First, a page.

A reformed gangster who once had a £400 a day heroin and crack habit is to speak to local school pupils about the consequences of taking drugs and carrying a knife.
Paul Hannaford had dreams of playing for West Ham as a child but after experimenting with cannabis he moved onto harder drugs and a life of crime.
At 15 he was carrying a knuckle duster and a large knife and ended up behind bars after getting involved with gangs.
After taking an estimated £1m worth of drugs and committing around 5,000 crimes, serving jail terms on 14 occasions, Paul went to rehab and eventually found a new life giving hard-hitting talks to schoolchildren.
In the past seven years he has spoken to around 300,000 pupils and on Friday he will be talking to pupils at Mirfield Free Grammar.
His talks focus on the reality of gang life. Four of his fellow gang members died of drugs overdoses, another four have severe mental health issues and one remains in prison for stabbing a man to death.
Paul also reveals that he was stabbed on seven occasions and nearly lost his leg due to injecting heroin.
Mirfield Free Grammar principal Ms Hayley Clacy has told parents that the aim of the talk was to provide guidance to pupils.
In a letter to parents she said: “As you will be aware from several reports in both the national and local media over the past few years, there has been a dramatic increase in the numbers of incidents relating to knife crime and gangs.
“Currently schools across Kirklees are working together with police and other organisations to ensure we are all providing high quality information and guidance to our students on these subjects.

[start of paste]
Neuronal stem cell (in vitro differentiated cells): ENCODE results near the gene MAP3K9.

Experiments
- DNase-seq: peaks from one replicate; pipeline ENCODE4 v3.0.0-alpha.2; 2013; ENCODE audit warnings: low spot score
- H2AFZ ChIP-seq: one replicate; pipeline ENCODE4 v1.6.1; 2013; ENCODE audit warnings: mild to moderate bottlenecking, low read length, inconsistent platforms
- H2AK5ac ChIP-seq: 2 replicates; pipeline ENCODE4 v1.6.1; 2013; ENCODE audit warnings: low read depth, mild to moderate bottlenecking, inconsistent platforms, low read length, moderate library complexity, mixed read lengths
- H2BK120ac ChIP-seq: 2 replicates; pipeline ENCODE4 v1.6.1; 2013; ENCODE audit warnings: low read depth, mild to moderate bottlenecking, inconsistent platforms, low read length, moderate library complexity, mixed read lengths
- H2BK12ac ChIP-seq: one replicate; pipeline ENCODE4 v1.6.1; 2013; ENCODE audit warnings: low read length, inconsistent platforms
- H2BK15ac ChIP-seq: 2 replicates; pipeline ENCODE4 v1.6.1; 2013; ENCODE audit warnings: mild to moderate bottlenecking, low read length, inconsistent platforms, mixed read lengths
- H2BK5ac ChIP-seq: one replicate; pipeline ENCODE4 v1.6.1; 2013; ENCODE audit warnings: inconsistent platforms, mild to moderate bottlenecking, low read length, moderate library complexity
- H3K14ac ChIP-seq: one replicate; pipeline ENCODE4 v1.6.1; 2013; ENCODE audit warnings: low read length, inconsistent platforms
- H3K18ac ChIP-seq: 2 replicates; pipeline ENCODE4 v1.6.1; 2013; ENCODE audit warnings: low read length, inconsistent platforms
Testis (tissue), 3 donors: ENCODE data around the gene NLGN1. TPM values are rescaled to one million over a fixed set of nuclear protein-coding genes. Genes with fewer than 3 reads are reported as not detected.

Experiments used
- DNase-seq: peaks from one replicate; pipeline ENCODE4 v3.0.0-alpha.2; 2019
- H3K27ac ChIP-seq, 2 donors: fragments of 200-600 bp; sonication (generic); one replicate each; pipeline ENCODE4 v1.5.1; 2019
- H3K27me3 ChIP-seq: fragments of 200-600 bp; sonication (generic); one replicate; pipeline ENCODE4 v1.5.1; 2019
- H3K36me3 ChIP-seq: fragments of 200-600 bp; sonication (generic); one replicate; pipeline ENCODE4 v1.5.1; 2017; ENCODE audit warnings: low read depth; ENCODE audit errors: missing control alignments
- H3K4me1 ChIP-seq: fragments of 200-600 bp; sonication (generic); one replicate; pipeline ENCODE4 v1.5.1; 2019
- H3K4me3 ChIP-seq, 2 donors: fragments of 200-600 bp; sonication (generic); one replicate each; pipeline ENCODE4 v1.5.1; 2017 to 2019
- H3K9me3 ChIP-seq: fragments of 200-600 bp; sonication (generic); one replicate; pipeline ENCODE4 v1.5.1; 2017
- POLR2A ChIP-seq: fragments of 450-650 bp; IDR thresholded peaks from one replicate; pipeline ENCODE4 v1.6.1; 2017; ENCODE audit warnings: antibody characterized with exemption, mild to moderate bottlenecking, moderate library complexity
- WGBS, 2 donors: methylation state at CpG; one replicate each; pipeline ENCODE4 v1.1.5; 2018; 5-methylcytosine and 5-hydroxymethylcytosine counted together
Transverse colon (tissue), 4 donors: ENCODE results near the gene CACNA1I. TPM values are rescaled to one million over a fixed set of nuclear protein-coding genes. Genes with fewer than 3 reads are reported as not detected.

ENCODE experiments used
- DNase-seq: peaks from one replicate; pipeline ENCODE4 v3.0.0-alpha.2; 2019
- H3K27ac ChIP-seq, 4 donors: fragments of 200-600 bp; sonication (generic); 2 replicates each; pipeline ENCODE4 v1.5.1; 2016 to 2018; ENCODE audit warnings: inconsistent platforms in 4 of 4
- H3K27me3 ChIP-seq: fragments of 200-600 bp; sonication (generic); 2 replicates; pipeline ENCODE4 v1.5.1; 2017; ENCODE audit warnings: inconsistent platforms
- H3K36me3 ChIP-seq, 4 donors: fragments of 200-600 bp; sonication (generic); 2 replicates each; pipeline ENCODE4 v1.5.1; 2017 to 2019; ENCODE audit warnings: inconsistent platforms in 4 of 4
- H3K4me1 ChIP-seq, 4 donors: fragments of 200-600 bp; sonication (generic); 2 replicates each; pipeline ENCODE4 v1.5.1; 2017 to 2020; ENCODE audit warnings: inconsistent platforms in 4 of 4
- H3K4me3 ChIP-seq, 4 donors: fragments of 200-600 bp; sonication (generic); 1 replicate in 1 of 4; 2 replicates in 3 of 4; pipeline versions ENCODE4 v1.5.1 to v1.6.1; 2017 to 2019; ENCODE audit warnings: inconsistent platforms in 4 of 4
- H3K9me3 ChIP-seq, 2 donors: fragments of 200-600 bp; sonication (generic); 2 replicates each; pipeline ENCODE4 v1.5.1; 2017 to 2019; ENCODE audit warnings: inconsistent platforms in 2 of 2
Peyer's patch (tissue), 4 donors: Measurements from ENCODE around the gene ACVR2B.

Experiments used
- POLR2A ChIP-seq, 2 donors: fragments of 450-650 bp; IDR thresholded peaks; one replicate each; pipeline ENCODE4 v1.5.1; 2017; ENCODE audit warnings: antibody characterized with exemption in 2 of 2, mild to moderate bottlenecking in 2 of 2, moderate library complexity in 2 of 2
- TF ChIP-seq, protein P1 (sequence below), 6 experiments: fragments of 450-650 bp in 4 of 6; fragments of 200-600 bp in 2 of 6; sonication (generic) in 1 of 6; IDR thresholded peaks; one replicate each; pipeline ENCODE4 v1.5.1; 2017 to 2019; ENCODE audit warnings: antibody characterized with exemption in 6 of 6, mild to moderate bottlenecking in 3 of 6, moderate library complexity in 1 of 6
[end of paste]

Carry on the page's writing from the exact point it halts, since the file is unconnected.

“Whilst this may not directly affect our students, we do not shy away from supporting them to understand this difficult topic and the risks associated with it.”
She said that Paul Hannaford would be delivering assemblies to students in Years 8, 9 and 10 followed by workshops for some smaller groups of students.
Ms Clacy added: “Paul travels all over the country each year working with around 50,000 children and young adults in a range of settings including primary and secondary schools, youth centres and young offenders’ institutes.
“He has also worked with professional football clubs to support their ‘football in the community’ projects.
“Paul tries to give his audience a real-life insight into drug addiction, alcohol, gang life, gun and knife crime, prison life, self-harm and bullying.
“He has delivered this to many local schools and in each case the students were truly inspired.”
Ms Clacy reassured parents that Paul’s presentation would be “age-appropriate, but it does deal with difficult themes and will help our students to be aware of the reality of such issues, so they can make an informed decision about the choices they may make in life and the dangers they may face.
“We know that students in other local schools have found Paul’s assemblies interesting and thought provoking, however, if you have any concerns about your son/daughter attending this event please contact your child’s Achievement Co-ordinator or Mr Morris, Vice Principal before Friday to discuss this further.”
On Paul Hannaford’s website there are many testimonials from young people who have heard his talks.
One young man, Danny, said: “Wow, that workshop was by far the best talk we have ever had on drugs and knife crime. At first I thought it would be like the ones we usually get but after seeing all your wounds and hearing your life story it has shocked us all. You have really woken us all up.”